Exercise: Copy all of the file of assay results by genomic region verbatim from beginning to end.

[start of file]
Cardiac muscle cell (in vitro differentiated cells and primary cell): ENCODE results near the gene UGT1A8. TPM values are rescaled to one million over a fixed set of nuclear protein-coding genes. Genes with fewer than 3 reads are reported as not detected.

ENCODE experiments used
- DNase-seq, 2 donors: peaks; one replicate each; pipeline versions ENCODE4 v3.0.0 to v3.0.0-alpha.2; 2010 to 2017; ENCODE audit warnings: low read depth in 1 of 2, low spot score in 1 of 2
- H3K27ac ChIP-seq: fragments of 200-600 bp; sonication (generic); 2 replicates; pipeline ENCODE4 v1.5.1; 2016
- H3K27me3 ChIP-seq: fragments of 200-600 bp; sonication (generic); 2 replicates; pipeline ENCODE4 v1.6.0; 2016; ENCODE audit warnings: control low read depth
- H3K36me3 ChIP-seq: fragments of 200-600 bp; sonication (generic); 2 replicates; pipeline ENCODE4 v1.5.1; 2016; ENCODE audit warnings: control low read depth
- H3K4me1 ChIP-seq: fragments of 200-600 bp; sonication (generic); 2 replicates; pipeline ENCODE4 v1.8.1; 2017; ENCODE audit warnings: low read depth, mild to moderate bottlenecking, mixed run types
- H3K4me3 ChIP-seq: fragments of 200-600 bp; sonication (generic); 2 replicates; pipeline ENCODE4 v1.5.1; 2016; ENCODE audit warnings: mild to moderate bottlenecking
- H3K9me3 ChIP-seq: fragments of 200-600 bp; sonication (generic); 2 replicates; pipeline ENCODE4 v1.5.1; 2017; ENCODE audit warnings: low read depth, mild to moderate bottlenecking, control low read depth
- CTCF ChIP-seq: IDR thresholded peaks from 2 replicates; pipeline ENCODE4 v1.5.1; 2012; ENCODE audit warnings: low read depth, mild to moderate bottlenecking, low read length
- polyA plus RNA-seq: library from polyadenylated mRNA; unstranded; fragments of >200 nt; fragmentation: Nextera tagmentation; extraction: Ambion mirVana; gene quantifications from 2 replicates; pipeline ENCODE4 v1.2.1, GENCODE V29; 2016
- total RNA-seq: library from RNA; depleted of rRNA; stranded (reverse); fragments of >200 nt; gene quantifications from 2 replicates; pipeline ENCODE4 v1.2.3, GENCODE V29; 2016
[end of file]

Cardiac muscle cell (in vitro differentiated cells and primary cell): ENCODE results near the gene UGT1A8. TPM values are rescaled to one million over a fixed set of nuclear protein-coding genes. Genes with fewer than 3 reads are reported as not detected.

ENCODE experiments used
- DNase-seq, 2 donors: peaks; one replicate each; pipeline versions ENCODE4 v3.0.0 to v3.0.0-alpha.2; 2010 to 2017; ENCODE audit warnings: low read depth in 1 of 2, low spot score in 1 of 2
- H3K27ac ChIP-seq: fragments of 200-600 bp; sonication (generic); 2 replicates; pipeline ENCODE4 v1.5.1; 2016
- H3K27me3 ChIP-seq: fragments of 200-600 bp; sonication (generic); 2 replicates; pipeline ENCODE4 v1.6.0; 2016; ENCODE audit warnings: control low read depth
- H3K36me3 ChIP-seq: fragments of 200-600 bp; sonication (generic); 2 replicates; pipeline ENCODE4 v1.5.1; 2016; ENCODE audit warnings: control low read depth
- H3K4me1 ChIP-seq: fragments of 200-600 bp; sonication (generic); 2 replicates; pipeline ENCODE4 v1.8.1; 2017; ENCODE audit warnings: low read depth, mild to moderate bottlenecking, mixed run types
- H3K4me3 ChIP-seq: fragments of 200-600 bp; sonication (generic); 2 replicates; pipeline ENCODE4 v1.5.1; 2016; ENCODE audit warnings: mild to moderate bottlenecking
- H3K9me3 ChIP-seq: fragments of 200-600 bp; sonication (generic); 2 replicates; pipeline ENCODE4 v1.5.1; 2017; ENCODE audit warnings: low read depth, mild to moderate bottlenecking, control low read depth
- CTCF ChIP-seq: IDR thresholded peaks from 2 replicates; pipeline ENCODE4 v1.5.1; 2012; ENCODE audit warnings: low read depth, mild to moderate bottlenecking, low read length
- polyA plus RNA-seq: library from polyadenylated mRNA; unstranded; fragments of >200 nt; fragmentation: Nextera tagmentation; extraction: Ambion mirVana; gene quantifications from 2 replicates; pipeline ENCODE4 v1.2.1, GENCODE V29; 2016
- total RNA-seq: library from RNA; depleted of rRNA; stranded (reverse); fragments of >200 nt; gene quantifications from 2 replicates; pipeline ENCODE4 v1.2.3, GENCODE V29; 2016